In the total ED patients sample, post hoc correlations were used to explore how perceived traumatic conditions influence experiences of shame (as measured by ESS) and body dissatisfaction (as investigated by BUT-A and BUT-B). Bonferroni’s test revealed that ESS and BUT values increase in a statistically significant manner (P < 0.0001) when TSI-A scores are indicative of a pathology.
Finally, through stepwise linear regression analysis between the considered variables we have detected those that explain, in a statistically significant manner, the body image disorders observed in EDs. We found different results among the three diagnostic groups (Table 4).
When considering the AN group, with regard to BUT-GSI scores, the independent variable selected through the stepwise method included feelings of shame (ESS), which explain the 53% of the total variance in the BUT-GSI subscale (R2 = 0.53, P < 0.0001). With regard to the BUT-PST scores, the variable most predictive of body image disorders in ED is the first factor of the TAS-20 (difficulty in identifying feelings, R2 = 0.33, P < 0.0001), which explains 33% of the total variance. In the BN group, BUT-GSI scores are strongly predicted by feelings of shame (ESS, R2 = 0.58, P < 0.0001) and by the TSI-A dissociation subscale (R2 change = 0.08, P < 0.01). The TSI-A depression subscale appeared to be predictive of the level of body dissatisfaction measured by the BUT-PST subscale (R2 = 0.29, P < 0.0001), explaining 29% of its variance. Finally, in the EDNOS group, BUT-GSI scores were explained by perceived traumatic conditions (TSI-A, R2 = 0.69, P < 0.001).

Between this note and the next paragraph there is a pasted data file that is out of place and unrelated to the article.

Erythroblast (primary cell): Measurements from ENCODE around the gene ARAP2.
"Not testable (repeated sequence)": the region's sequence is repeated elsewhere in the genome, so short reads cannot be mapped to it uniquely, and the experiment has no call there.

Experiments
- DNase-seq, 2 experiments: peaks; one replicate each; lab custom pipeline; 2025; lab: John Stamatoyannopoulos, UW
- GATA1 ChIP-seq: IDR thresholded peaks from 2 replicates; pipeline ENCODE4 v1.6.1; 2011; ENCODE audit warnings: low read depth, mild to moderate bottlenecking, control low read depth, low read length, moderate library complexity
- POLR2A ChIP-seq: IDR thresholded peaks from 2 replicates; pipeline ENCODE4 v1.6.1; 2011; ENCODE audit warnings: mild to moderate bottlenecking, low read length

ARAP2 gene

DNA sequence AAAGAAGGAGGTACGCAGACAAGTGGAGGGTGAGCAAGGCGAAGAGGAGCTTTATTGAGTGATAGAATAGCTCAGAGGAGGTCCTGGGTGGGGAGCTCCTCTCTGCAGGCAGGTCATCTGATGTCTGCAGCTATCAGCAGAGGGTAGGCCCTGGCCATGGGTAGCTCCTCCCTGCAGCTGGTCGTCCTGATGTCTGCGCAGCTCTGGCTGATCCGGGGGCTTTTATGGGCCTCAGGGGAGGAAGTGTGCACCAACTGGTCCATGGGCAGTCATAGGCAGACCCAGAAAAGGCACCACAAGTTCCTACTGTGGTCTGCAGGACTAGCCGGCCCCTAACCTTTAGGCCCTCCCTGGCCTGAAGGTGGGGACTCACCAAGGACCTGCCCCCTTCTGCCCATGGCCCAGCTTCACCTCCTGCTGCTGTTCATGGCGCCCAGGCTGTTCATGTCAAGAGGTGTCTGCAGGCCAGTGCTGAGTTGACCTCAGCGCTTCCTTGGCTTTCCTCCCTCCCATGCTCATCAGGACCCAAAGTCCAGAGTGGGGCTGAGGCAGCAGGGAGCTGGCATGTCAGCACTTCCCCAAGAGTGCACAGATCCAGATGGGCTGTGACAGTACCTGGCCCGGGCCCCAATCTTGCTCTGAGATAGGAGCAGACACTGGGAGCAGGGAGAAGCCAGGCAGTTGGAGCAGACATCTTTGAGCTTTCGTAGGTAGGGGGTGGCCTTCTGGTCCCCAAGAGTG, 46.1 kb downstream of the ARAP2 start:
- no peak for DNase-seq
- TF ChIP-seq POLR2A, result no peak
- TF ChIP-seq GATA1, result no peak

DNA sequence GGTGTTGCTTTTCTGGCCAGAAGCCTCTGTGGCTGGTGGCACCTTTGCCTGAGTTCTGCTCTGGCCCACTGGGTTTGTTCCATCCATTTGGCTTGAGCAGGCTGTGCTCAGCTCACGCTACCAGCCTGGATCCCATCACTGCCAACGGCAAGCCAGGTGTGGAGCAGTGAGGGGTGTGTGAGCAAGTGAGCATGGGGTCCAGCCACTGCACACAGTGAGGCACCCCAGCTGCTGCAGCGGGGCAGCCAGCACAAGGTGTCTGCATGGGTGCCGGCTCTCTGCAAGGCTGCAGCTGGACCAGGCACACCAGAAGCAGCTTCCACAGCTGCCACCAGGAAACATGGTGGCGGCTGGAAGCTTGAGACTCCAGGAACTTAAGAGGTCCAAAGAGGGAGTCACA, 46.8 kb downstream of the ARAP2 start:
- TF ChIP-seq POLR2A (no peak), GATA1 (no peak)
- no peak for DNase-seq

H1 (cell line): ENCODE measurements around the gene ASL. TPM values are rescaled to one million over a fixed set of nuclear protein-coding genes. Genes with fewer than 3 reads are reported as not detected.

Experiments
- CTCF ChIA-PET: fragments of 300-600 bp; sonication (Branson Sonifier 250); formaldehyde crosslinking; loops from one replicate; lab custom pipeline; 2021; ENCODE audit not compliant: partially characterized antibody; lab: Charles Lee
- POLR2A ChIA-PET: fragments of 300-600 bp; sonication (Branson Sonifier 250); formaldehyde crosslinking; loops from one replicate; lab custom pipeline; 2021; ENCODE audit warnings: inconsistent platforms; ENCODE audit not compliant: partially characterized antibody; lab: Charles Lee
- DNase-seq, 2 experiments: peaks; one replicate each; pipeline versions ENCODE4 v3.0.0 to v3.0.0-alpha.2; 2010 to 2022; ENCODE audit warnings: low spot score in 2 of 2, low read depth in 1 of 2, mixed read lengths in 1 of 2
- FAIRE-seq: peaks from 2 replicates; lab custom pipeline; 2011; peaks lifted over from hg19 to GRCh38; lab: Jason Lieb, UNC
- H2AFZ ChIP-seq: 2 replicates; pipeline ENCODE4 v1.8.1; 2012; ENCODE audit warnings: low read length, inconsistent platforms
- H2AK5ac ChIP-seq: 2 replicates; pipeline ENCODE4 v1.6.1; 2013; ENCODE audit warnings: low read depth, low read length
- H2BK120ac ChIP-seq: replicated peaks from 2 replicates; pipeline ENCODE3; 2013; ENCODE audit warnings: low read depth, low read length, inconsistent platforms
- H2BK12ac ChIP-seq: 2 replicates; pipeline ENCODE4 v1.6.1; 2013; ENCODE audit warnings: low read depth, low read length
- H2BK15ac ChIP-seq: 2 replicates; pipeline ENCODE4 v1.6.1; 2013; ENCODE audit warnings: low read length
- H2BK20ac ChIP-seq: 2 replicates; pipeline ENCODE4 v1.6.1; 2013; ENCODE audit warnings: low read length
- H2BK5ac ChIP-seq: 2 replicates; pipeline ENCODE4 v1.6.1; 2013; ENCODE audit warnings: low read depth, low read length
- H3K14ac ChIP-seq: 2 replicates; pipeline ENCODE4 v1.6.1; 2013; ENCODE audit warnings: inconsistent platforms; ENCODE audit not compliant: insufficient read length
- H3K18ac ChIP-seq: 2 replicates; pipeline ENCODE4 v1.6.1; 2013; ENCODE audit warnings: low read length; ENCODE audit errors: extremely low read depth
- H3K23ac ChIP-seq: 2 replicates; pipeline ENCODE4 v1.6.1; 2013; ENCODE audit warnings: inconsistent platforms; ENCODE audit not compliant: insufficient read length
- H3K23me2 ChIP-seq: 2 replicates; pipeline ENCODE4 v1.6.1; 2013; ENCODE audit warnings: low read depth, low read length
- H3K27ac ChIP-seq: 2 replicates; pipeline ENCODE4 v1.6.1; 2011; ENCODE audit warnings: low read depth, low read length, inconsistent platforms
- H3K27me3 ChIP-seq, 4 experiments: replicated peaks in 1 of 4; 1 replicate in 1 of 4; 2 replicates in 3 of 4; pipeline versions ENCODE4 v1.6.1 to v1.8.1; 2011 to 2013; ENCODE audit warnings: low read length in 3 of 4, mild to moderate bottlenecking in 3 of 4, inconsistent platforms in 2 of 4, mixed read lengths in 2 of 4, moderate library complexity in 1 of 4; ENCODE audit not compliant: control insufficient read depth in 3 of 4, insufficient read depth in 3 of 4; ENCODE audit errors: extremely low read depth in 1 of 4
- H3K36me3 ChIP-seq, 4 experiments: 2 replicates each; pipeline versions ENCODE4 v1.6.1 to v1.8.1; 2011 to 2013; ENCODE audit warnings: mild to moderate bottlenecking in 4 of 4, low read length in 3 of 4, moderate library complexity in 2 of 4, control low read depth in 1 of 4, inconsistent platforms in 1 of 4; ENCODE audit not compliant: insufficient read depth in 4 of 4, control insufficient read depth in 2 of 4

The influence of depression on the aforementioned variables has also been investigated. In the total sample of ED patients, the TSI-A depression subscale values correlate with TAS-20 (r = 0.51), ESS (r = 0.68), BUT-A (r = 0.69), and BUT-PST scores (r = 0.48, as previously mentioned). These values reached a level of statistical significance of P < 0.0001. However, when partial correlation analysis filtered the effects determined by the ESS results, no statistically significant correlation was determined between the TSI-A depression subscale and the BUT-PST results (r = 0.13; P > 0.05), and the correlation between the TSI-A depression subscale and BUT-A scores appears to be moderate (r = 0.27, P = 0.01). Stepwise regression analysis instead showed that TSI-A depression values can be explained by BUT-A and ESS scores (R2 = 0.51, P < 0.001). Analogous data were obtained when partial correlation analysis filtered the effects of shame (ESS) on the relationship between results on the TSI-A and BUT scales. Instead, when the effects of perceived traumatic conditions are not considered by partial correlations, a strong correlation between ESS and BUT scores is maintained (r = 0.53 between ESS and BUT-A; r = 0.39 between ESS and BUT-PST; P < 0.0001).